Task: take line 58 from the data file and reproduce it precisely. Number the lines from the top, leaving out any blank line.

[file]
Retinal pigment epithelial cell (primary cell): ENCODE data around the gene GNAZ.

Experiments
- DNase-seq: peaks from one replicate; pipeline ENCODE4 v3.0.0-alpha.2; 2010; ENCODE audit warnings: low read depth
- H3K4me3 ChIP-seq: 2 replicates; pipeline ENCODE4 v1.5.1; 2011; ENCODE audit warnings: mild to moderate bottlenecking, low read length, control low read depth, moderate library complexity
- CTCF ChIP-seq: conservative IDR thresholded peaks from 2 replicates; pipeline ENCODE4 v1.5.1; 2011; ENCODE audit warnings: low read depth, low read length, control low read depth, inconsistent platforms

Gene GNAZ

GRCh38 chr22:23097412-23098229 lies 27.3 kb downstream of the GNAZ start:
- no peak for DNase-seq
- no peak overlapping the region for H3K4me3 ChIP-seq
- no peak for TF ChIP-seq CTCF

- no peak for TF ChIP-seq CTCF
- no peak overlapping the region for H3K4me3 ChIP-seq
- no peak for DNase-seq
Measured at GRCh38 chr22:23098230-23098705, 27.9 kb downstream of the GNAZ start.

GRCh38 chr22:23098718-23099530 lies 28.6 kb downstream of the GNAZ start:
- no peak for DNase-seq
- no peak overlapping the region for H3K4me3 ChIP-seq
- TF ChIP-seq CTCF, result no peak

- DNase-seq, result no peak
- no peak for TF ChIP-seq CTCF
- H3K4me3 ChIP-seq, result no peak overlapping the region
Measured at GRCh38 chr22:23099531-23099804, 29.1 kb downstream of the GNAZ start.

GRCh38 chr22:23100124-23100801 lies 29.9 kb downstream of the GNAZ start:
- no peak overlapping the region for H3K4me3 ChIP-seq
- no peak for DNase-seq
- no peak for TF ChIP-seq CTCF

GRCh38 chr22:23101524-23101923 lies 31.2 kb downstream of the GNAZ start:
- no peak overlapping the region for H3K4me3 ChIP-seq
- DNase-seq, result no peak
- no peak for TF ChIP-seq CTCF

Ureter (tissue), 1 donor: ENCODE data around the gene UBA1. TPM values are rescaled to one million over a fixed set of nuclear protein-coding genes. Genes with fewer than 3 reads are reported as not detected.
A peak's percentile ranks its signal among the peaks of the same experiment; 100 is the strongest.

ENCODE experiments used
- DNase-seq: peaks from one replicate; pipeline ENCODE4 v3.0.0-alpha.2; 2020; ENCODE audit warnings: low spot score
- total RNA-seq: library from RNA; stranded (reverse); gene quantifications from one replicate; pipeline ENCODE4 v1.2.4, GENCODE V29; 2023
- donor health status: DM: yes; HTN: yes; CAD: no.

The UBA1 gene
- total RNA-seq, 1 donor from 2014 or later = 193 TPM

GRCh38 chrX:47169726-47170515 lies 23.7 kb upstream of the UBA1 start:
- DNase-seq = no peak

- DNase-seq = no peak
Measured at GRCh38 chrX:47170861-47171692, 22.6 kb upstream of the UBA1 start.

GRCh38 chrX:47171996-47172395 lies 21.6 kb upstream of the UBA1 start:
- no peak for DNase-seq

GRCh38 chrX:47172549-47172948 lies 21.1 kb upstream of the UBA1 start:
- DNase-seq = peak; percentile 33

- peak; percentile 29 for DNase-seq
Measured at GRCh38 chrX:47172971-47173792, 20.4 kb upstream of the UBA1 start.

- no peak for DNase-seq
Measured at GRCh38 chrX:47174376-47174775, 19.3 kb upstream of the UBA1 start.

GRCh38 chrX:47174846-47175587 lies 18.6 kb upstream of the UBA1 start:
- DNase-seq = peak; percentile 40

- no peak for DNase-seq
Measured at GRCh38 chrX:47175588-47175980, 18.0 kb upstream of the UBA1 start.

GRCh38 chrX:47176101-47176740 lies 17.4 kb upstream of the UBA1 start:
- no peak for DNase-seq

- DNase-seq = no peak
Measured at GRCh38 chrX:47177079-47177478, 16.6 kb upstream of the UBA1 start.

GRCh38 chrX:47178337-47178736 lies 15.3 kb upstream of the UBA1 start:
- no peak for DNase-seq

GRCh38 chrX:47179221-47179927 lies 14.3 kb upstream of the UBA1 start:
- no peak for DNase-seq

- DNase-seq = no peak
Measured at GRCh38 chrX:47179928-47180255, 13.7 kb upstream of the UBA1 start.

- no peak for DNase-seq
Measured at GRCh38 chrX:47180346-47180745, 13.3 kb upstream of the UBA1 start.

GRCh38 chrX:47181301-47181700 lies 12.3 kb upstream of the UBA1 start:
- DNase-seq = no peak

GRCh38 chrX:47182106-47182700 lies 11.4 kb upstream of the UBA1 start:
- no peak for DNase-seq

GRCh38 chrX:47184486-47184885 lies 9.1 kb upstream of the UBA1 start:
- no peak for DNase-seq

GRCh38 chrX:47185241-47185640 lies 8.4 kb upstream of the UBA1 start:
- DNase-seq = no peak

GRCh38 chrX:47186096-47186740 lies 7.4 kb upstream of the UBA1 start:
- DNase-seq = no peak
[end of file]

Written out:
Measured at GRCh38 chrX:47177079-47177478, 16.6 kb upstream of the UBA1 start.